Kara then asks him: "Where you ever going to tell me the truth?"
We went from a female-centric show about a hero trying to find her humanity & balance her life, and stand up for women everywhere, to a male-centric show about a jerk from a planet of terror that needs a Mommy/Wife to show him how to be good.
Oh, Supergirl...you make me so incredibly sad.
The ratings are the lowest they've ever been.
( http://tvseriesfinale.com/tv-show/supergirl-season-two-ratings/ )
Geez, I wonder why?
It's probably too late to turn this around now, but if the writers care or want to try, here's some advice:
- After being introduced, does your Strong Female Character then fail to do anything fundamentally significant to the outcome of the plot? Anything at all?
- If she does accomplish something plot-significant, is it primarily getting raped, beaten, or killed to motivate a male hero? Or deciding to have sex with/not have sex with/agreeing to date/deciding to break up with a male hero? Or nagging a male hero into growing up, or nagging him to stop being so heroic? Basically, does she only exist to service the male hero’s needs, development, or motivations?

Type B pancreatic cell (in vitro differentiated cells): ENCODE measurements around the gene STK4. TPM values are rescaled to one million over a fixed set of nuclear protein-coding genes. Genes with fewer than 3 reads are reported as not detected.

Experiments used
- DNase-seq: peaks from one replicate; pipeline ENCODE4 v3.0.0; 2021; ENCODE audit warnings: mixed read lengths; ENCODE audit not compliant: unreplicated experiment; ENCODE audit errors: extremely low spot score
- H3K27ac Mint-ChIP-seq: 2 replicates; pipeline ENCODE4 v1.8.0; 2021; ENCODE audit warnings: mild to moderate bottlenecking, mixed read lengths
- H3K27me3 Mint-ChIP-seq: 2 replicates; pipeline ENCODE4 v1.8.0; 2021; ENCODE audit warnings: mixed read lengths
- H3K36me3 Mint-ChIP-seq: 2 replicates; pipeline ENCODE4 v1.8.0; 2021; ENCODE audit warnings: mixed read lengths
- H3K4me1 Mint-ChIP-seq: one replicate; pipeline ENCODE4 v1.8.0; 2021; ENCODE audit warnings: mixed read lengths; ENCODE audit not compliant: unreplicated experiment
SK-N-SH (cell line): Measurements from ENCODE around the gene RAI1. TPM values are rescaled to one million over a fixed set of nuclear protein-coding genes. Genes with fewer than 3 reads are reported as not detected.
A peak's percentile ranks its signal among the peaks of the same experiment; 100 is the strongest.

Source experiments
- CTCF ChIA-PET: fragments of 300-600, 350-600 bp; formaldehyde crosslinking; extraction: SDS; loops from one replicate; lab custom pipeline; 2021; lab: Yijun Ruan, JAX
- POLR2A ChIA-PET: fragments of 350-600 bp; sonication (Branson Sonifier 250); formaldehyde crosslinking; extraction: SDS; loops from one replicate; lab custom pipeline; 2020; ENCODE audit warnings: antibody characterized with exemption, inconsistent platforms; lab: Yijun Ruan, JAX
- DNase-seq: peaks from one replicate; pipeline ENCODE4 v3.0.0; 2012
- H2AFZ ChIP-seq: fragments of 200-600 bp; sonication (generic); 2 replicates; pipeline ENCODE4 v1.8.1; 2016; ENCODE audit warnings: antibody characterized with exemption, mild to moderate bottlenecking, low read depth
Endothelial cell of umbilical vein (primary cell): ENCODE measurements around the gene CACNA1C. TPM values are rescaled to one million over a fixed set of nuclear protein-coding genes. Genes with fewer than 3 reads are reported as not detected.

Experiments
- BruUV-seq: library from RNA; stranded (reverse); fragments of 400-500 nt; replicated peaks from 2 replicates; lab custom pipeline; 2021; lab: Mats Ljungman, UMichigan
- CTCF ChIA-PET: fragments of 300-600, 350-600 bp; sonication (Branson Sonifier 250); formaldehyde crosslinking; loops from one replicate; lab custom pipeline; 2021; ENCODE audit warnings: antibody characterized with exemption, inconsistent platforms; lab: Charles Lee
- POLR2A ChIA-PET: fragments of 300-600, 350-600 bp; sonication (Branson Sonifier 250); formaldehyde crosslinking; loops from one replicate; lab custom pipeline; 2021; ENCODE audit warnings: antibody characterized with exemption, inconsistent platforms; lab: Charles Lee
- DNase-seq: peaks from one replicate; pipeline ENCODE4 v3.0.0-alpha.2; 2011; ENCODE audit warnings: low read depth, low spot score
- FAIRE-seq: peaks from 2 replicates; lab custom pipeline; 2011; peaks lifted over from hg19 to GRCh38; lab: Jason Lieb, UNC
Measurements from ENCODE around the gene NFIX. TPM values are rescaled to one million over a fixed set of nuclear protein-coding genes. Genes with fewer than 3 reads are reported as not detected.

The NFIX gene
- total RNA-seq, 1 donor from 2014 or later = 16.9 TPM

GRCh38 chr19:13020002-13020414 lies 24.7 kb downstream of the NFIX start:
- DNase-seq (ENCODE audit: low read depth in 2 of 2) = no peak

- Could your Strong Female Character be seamlessly replaced with a floor lamp with some useful information written on it to help a male hero?
- Is a fundamental point of your plot that your Strong Female Character is the strongest, smartest, meanest, toughest, or most experienced character in the story—until the protagonist arrives?
- …or worse, does he enter the story as a bumbling fuck-up, but spend the whole movie rapidly evolving past her, while she stays entirely static, and even cheers him on? Does your Strong Female Character exist primarily so the protagonist can impress her?
- It’s nice if she’s hyper-cool, but does she only start off that way so a male hero will look even cooler by comparison when he rescues or surpasses her?
- Is she so strong and capable that she’s never needed rescuing before now, but once the plot kicks into gear, she’s suddenly captured or threatened by the villain, and needs the hero’s intervention? Is breaking down her pride a fundamental part of the story?
- Does she disappear entirely for the second half/third act of the film, for any reason other than because she’s doing something significant to the plot (besides being a hostage, or dying)?
There's also the Bechdel test:
- The movie/TV show has to have at least two women in it,
- who talk to each other,
- about something besides a man.
- at least one female character
- who gets her own narrative arc
- that is not about supporting a man’s story.